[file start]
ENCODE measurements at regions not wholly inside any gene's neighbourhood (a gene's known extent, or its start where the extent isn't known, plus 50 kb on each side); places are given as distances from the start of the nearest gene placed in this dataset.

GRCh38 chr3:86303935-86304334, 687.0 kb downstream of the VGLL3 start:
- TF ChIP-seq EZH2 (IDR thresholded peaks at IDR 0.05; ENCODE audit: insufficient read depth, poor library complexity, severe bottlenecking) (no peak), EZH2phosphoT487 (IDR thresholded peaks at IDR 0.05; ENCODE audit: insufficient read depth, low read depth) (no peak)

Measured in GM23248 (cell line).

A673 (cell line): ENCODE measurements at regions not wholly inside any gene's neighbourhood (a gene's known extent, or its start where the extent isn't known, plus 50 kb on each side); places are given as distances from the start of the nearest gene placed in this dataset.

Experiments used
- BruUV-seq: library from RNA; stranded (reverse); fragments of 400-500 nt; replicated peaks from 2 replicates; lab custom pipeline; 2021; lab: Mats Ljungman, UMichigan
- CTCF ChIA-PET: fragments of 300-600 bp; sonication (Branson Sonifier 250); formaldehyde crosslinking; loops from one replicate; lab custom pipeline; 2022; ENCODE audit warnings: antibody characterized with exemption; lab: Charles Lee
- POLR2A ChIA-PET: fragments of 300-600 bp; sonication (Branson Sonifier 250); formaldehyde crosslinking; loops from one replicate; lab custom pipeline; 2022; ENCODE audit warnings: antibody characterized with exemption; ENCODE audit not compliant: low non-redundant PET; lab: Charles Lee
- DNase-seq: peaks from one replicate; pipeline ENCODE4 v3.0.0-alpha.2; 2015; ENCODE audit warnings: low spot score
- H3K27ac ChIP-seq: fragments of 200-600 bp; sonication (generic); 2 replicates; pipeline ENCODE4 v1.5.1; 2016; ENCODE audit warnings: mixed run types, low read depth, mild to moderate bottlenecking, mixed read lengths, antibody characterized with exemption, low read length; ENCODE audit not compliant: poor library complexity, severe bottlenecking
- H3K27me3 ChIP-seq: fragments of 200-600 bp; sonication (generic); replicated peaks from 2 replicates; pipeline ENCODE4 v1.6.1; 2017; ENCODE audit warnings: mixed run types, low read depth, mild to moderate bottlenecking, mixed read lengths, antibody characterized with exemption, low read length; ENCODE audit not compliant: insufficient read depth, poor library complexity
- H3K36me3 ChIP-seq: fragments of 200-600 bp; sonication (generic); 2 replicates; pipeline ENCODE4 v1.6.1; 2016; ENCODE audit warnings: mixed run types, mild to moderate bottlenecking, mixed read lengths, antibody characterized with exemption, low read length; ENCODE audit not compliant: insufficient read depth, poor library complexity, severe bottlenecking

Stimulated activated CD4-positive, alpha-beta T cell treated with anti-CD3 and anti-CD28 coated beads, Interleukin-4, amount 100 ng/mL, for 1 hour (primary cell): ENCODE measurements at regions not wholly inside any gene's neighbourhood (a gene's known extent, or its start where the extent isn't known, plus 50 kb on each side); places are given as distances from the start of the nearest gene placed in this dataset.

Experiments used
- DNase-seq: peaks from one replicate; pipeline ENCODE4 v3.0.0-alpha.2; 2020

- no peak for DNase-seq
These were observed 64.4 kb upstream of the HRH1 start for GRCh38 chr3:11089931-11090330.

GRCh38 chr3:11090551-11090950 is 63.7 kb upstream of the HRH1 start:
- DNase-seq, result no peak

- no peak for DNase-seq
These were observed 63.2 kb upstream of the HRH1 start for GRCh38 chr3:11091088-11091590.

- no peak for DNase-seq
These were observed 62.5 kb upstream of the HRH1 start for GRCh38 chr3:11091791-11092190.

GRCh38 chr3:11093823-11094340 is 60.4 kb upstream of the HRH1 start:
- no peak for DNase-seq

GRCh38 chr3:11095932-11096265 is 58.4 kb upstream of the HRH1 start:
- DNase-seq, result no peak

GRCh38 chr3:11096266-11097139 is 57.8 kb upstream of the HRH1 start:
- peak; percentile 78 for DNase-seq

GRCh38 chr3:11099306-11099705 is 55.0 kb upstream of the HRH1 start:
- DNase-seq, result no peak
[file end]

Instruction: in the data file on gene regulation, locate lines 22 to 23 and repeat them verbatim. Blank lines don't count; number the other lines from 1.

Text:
These were observed 63.2 kb upstream of the HRH1 start for GRCh38 chr3:11091088-11091590.

- no peak for DNase-seq